How to move beyond the burden of legacy systems [Q&A]

legacy system

These days, companies are seeking to stay competitive and current by pursuing and succeeding at end-to-end digital transformation.

Successful digital transformation brings a myriad of benefits to organizations of all types, including operational efficiencies, improved customer engagement and digitally-enabled sales and service. However, organizations can't fully embrace and reap the benefits of digital transformation if they're still relying on their old legacy environment.

We spoke with Vinod Kachroo, CIO of SE2, an industry leader in life and annuities insurance technology, to find out why legacy systems are holding organizations back in general and hampering their response to business conditions created by COVID-19.

BN: Why is it more important than ever for organizations to address their legacy systems issues?

VK: Legacy systems are becoming riskier by the day. Systems modernization is now a real imperative, not an option. If companies don't digitize, their operating model can quickly become obsolete. They won't have the ability to enable newer operating models in an agile manner to quickly respond to ever changing market needs. And if companies don’t move off their constraining legacy systems, they might discover that they don’t have the necessary skills in house to continue to maintain these systems for both business continuity and agility in the not too distant future. It's important for organizations to really grasp the true business case of digitization beyond what is visible above the surface. They need to see the big iceberg under the water line that could potentially hit and completely destroy the organization.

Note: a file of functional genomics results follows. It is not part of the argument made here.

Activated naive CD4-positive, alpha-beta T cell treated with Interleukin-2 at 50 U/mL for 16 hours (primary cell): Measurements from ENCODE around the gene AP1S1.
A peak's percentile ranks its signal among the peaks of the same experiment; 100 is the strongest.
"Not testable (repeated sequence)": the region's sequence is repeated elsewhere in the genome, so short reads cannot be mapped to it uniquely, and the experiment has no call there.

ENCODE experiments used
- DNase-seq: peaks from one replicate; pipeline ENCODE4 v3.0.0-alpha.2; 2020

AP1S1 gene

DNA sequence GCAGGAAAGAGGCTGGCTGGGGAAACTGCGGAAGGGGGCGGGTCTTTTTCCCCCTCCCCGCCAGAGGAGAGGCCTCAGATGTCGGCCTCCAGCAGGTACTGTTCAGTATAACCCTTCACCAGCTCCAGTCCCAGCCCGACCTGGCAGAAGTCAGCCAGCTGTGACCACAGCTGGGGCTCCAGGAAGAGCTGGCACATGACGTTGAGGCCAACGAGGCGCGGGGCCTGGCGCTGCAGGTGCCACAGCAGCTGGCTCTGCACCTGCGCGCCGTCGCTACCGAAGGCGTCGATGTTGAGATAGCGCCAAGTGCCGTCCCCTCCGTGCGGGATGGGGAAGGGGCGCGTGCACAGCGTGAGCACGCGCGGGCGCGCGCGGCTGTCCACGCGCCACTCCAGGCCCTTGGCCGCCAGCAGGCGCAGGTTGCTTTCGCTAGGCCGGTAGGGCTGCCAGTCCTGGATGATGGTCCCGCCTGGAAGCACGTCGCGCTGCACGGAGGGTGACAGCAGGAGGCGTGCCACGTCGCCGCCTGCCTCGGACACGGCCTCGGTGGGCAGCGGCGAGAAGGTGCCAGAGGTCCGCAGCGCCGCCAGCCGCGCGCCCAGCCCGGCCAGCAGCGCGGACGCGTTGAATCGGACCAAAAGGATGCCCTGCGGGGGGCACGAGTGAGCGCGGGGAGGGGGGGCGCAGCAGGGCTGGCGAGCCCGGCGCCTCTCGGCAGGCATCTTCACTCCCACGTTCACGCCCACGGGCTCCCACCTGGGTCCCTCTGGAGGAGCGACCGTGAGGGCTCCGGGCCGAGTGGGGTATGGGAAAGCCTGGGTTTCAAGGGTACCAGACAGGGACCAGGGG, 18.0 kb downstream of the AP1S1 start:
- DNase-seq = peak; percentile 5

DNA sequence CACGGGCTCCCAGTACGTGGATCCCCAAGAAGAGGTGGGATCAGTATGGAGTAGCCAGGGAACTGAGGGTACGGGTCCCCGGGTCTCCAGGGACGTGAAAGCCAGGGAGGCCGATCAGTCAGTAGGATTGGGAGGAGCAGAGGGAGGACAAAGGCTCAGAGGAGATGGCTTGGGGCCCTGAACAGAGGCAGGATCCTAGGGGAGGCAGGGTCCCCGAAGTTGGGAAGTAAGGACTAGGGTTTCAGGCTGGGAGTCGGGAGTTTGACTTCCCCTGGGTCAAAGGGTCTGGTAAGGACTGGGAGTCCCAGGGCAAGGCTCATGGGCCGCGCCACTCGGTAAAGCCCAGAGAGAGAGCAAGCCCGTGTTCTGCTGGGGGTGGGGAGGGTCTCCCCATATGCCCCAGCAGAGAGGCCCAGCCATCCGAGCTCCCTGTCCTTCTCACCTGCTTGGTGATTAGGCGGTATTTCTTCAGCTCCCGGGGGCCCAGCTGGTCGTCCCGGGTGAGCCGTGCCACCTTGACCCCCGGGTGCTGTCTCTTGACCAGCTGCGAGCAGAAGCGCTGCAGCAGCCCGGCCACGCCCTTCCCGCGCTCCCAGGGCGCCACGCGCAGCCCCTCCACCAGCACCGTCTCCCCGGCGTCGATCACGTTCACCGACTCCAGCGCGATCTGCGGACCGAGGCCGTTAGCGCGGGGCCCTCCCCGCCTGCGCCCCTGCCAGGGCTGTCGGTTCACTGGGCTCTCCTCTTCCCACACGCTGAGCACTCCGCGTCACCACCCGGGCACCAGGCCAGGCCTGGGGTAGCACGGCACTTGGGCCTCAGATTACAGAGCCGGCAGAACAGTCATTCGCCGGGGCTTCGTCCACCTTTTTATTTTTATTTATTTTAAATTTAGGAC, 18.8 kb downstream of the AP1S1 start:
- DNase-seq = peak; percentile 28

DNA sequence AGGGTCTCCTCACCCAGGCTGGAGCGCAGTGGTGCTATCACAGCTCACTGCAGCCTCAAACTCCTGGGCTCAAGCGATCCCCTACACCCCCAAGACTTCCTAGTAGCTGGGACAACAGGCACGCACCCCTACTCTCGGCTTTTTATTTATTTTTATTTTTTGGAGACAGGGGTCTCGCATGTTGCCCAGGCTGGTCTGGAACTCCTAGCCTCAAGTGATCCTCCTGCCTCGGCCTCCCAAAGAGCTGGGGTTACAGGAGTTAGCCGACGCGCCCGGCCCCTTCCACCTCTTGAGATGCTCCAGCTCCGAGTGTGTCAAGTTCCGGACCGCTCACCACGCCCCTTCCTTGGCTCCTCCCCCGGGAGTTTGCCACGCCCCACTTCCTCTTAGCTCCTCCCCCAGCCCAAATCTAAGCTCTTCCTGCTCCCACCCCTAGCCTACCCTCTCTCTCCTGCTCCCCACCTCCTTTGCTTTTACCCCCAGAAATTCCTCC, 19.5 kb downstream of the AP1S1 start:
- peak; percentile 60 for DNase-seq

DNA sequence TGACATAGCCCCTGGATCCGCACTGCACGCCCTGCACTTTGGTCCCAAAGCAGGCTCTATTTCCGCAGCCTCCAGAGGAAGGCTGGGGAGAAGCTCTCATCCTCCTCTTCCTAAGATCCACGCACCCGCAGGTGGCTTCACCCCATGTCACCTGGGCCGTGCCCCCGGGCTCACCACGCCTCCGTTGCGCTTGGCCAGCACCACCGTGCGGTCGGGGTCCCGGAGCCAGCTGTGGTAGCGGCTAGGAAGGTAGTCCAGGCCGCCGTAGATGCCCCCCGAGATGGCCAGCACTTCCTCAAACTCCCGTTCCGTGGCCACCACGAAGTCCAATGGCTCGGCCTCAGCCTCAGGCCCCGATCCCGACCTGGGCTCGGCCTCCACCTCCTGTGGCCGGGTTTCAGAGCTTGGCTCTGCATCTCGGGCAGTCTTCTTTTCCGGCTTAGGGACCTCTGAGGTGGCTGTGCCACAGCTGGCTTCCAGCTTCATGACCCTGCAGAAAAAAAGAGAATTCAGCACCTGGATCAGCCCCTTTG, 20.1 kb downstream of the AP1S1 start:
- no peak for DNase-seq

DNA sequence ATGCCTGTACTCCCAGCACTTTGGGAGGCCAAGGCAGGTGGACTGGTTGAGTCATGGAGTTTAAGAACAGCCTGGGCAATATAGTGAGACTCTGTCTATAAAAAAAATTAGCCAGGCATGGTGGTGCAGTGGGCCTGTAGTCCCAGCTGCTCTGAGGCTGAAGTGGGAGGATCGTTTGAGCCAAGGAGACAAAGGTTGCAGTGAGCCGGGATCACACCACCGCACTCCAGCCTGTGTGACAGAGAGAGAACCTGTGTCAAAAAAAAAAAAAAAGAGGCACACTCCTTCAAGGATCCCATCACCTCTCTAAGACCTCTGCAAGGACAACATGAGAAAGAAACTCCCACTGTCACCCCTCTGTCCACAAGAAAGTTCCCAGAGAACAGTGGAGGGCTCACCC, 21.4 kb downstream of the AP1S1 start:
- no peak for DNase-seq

BN: Is it possible for organizations to fully embrace digital transformation if they are still reliant on their legacy environment and still operate in silos?

VK: Legacy systems limit organizational agility, preventing companies from easily responding to changes in the business environment. In addition, many businesses are held back by siloed business units that work in isolation and prevent organizations from delivering a unified customer experience and leads to operating inefficiencies. Organizations that still engage with customers in product or line of business silos can't compete in the digital world. Companies must leave their siloed business unit mentality behind in order to successfully transform digitally. They need to deliver a brand experience.

BN: In general, how are companies doing at digital transformation? What's holding them back?

VK: Right now, only a small percentage of companies have migrated off of their legacy platforms. Most companies still use some form of legacy technology. The main challenge in migrating from the legacy systems is the complexity and the cost of those implementations. Migrations are typically multi-year transformations and senior and executive management may not have the appetite to commit to a large capital investment that spans multiple years.